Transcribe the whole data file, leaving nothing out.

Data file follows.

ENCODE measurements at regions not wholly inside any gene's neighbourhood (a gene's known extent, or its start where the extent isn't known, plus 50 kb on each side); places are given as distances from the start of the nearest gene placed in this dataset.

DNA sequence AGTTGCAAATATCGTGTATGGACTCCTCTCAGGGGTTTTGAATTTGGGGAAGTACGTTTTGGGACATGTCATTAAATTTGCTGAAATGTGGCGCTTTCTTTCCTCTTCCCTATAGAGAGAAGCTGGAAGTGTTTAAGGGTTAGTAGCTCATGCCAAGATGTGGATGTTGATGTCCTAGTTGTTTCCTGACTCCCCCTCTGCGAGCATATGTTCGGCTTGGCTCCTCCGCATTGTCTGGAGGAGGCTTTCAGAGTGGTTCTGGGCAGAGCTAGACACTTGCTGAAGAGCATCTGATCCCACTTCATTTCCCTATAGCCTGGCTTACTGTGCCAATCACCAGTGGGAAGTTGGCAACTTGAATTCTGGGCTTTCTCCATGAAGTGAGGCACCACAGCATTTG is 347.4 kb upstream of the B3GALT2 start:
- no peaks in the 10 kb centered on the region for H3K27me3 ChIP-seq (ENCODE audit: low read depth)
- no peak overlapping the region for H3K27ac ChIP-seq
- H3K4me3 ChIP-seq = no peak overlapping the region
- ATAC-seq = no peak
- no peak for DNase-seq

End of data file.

ENCODE measurements at regions not wholly inside any gene's neighbourhood (a gene's known extent, or its start where the extent isn't known, plus 50 kb on each side); places are given as distances from the start of the nearest gene placed in this dataset.

DNA sequence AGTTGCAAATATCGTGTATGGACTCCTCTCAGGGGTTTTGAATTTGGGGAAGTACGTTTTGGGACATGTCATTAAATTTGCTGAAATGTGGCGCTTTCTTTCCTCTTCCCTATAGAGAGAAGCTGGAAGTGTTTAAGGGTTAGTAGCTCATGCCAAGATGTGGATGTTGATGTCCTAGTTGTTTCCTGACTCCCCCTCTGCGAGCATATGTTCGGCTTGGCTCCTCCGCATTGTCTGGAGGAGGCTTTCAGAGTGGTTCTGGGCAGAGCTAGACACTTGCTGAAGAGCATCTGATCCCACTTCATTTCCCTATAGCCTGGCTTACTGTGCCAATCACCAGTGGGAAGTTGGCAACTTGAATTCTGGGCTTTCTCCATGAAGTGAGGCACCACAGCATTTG is 347.4 kb upstream of the B3GALT2 start:
- no peaks in the 10 kb centered on the region for H3K27me3 ChIP-seq (ENCODE audit: low read depth)
- no peak overlapping the region for H3K27ac ChIP-seq
- H3K4me3 ChIP-seq = no peak overlapping the region
- ATAC-seq = no peak
- no peak for DNase-seq